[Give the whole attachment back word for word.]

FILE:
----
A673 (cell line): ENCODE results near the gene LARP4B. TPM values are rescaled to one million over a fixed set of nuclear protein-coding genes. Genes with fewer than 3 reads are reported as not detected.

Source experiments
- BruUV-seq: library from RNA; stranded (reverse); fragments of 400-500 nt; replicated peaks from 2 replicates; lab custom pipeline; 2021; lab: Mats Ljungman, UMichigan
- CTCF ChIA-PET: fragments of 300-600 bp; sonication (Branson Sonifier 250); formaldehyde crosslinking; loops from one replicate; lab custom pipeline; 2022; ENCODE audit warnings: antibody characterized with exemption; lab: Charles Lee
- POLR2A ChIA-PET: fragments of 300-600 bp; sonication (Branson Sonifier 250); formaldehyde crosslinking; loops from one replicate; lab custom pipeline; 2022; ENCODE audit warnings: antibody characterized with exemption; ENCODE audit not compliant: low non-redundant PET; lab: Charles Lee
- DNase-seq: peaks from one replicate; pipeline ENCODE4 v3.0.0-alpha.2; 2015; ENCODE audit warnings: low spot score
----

A673 (cell line): ENCODE results near the gene LARP4B. TPM values are rescaled to one million over a fixed set of nuclear protein-coding genes. Genes with fewer than 3 reads are reported as not detected.

Source experiments
- BruUV-seq: library from RNA; stranded (reverse); fragments of 400-500 nt; replicated peaks from 2 replicates; lab custom pipeline; 2021; lab: Mats Ljungman, UMichigan
- CTCF ChIA-PET: fragments of 300-600 bp; sonication (Branson Sonifier 250); formaldehyde crosslinking; loops from one replicate; lab custom pipeline; 2022; ENCODE audit warnings: antibody characterized with exemption; lab: Charles Lee
- POLR2A ChIA-PET: fragments of 300-600 bp; sonication (Branson Sonifier 250); formaldehyde crosslinking; loops from one replicate; lab custom pipeline; 2022; ENCODE audit warnings: antibody characterized with exemption; ENCODE audit not compliant: low non-redundant PET; lab: Charles Lee
- DNase-seq: peaks from one replicate; pipeline ENCODE4 v3.0.0-alpha.2; 2015; ENCODE audit warnings: low spot score